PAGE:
Australian Sugar Milling Council CEO, Dominic Nolan, today expressed great concern regarding recent media reports that the Renewable Energy Target (RET) is under threat of being abolished.
“The Renewable Energy Target is critical for current and future investment in Australian sugar milling, providing a level of certainty and confidence, vital for the future prosperity of the industry”, Mr Nolan said.
“Australia exports 80% of the raw sugar we produce and almost all sugar is priced openly on the global market; we live and die on our ability to compete internationally and our performance on cost of production”.
Significant wind back or removal of RET would put the Australian sugar industry at a disadvantage against international competitors who have major revenue sources through diversification supported by a positive government policy framework in renewables and other bio-products.
Mr Nolan said “Sugar millers entered into the RET Review assured by government that the process would be impartial and transparent.
“However, today’s media reports indicate the RET is under threat, regardless of the evidence that the scheme is beneficial for consumers.”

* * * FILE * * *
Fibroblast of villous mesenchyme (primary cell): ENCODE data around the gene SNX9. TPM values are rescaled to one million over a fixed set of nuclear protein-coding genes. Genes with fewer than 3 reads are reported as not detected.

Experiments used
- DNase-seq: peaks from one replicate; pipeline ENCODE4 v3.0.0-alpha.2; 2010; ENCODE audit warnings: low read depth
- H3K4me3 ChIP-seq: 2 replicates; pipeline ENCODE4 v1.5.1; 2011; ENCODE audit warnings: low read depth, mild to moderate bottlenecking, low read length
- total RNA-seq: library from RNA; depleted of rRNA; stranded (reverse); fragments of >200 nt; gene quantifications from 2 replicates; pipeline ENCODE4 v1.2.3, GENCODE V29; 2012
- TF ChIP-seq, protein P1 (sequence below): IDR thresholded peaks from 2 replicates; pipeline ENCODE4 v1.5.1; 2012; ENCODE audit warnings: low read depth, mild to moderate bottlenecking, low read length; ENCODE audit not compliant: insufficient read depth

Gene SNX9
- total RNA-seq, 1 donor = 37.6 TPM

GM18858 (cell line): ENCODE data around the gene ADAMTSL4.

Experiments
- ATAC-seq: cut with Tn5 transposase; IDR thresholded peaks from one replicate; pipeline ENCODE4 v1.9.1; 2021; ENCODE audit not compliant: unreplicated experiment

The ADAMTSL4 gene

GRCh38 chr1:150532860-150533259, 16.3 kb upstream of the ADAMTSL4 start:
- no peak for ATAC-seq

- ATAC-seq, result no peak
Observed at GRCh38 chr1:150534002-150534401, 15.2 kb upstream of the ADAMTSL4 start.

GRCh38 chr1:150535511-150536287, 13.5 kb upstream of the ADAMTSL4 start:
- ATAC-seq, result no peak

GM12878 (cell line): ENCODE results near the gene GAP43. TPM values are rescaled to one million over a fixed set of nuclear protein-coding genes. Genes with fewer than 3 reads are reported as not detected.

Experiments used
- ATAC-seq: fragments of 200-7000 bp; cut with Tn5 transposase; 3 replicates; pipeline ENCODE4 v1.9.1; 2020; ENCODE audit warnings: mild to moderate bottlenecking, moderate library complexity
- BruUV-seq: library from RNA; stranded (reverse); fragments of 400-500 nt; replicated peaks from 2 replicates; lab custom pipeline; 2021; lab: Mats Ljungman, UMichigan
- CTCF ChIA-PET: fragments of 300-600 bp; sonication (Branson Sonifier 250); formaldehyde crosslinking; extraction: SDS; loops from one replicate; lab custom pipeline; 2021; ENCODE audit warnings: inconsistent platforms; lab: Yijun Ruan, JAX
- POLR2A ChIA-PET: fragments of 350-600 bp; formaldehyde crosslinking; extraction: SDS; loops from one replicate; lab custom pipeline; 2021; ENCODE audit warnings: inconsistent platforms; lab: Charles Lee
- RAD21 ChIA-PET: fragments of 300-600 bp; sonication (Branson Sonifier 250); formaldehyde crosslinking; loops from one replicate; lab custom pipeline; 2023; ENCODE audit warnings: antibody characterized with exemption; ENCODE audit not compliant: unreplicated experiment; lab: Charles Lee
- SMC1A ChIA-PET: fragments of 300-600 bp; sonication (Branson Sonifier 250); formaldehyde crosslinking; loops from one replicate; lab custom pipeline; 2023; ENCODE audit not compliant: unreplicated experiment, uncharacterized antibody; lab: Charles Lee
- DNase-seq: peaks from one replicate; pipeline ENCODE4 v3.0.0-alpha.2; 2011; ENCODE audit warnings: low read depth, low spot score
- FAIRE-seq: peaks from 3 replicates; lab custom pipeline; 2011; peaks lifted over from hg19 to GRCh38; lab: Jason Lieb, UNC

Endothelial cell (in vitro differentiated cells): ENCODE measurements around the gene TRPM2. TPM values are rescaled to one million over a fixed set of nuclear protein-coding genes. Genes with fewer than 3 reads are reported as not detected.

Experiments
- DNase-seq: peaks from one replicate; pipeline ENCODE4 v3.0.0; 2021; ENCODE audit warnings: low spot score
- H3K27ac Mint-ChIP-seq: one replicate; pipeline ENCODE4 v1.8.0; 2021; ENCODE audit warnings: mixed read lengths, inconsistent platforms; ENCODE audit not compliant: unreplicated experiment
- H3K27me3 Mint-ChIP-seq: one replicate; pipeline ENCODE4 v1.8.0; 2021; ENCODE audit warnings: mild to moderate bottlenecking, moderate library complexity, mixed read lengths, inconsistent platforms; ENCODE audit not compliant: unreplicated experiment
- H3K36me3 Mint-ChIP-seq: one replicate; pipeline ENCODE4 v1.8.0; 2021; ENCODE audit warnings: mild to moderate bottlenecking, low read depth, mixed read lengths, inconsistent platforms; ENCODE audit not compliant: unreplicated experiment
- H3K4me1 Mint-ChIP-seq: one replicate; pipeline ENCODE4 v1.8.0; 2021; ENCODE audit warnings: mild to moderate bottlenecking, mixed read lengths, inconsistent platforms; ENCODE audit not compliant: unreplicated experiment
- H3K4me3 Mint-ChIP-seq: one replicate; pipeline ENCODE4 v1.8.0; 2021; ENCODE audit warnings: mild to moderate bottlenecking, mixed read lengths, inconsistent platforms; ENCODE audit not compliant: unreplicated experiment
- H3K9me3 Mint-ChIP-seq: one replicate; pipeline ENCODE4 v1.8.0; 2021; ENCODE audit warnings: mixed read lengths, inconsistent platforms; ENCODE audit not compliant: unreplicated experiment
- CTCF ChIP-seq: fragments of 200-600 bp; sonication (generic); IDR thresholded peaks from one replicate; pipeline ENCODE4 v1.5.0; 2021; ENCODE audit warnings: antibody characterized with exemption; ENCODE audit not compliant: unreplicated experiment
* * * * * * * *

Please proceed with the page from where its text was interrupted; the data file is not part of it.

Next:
All detailed publically released modelling, including the modelling commissioned by the Government’s own RET Review Panel, demonstrates the RET has:
- A minor impact on household electricity bills;
- Driven down wholesale electricity prices; and
- will continue to drive down wholesale electricity prices, resulting in lower retail electricity prices compared with removing or reducing the RET.
The Queensland Competition Authority’s annual electricity price determination has clearly demonstrated that RET is only 3 – 4% of household electricity bills in 2013 and 2014; and that price increases would have been higher over the last two years without the RET. In comparison, Government owned distribution and network costs are around 47% of the bill, and retail costs are around 23%.
“Australian sugar mills have invested $300 million over the past 5 years, with more than $1 billion to invest in coming years – but only on the basis that there is a strong, credible Renewable Energy Target intact”, Mr Nolan said.
“The RET was introduced and expanded with bipartisan support. Our investment brings accompanying regional development, industry security and a boost to regional economies.
We must return to clear and broad support to allow investment to continue and ensure genuine competition in the electricity market”.